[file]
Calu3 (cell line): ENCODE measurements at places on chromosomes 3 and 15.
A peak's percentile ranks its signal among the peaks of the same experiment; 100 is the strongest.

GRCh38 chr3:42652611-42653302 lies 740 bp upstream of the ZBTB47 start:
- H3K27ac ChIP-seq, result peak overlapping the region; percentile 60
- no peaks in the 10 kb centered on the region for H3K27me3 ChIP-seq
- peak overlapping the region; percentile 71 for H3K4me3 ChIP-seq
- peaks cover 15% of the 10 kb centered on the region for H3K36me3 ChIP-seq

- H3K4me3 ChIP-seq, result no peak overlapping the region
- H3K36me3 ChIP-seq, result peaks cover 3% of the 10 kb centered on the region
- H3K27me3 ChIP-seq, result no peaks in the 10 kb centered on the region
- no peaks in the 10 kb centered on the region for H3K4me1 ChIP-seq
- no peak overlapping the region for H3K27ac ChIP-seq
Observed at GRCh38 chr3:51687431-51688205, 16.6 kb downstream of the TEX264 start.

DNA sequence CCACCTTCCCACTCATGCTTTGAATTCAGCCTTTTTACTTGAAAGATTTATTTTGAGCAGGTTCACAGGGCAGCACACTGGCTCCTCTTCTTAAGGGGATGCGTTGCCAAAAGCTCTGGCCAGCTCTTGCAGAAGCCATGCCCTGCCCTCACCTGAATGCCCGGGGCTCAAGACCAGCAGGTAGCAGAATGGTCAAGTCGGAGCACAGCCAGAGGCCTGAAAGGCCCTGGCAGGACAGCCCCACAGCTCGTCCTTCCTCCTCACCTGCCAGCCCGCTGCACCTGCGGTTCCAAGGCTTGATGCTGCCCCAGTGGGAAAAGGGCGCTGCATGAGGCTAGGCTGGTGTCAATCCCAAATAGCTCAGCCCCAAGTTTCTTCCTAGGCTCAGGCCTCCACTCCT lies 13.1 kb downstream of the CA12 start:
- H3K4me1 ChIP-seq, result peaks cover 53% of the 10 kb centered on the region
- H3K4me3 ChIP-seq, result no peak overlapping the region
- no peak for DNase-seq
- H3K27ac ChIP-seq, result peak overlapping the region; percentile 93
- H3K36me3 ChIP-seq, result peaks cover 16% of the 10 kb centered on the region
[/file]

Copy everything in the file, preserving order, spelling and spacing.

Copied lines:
Calu3 (cell line): ENCODE measurements at places on chromosomes 3 and 15.
A peak's percentile ranks its signal among the peaks of the same experiment; 100 is the strongest.

GRCh38 chr3:42652611-42653302 lies 740 bp upstream of the ZBTB47 start:
- H3K27ac ChIP-seq, result peak overlapping the region; percentile 60
- no peaks in the 10 kb centered on the region for H3K27me3 ChIP-seq
- peak overlapping the region; percentile 71 for H3K4me3 ChIP-seq
- peaks cover 15% of the 10 kb centered on the region for H3K36me3 ChIP-seq

- H3K4me3 ChIP-seq, result no peak overlapping the region
- H3K36me3 ChIP-seq, result peaks cover 3% of the 10 kb centered on the region
- H3K27me3 ChIP-seq, result no peaks in the 10 kb centered on the region
- no peaks in the 10 kb centered on the region for H3K4me1 ChIP-seq
- no peak overlapping the region for H3K27ac ChIP-seq
Observed at GRCh38 chr3:51687431-51688205, 16.6 kb downstream of the TEX264 start.

DNA sequence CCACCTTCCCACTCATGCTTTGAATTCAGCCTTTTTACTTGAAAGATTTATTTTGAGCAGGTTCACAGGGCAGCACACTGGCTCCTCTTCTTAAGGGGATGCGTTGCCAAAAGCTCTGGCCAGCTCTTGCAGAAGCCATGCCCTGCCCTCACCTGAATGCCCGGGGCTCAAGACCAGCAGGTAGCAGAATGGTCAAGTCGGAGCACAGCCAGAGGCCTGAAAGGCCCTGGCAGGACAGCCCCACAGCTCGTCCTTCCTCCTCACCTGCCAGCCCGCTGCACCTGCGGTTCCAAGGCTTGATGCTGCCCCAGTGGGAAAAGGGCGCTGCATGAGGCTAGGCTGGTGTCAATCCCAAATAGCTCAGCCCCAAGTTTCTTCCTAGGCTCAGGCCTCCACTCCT lies 13.1 kb downstream of the CA12 start:
- H3K4me1 ChIP-seq, result peaks cover 53% of the 10 kb centered on the region
- H3K4me3 ChIP-seq, result no peak overlapping the region
- no peak for DNase-seq
- H3K27ac ChIP-seq, result peak overlapping the region; percentile 93
- H3K36me3 ChIP-seq, result peaks cover 16% of the 10 kb centered on the region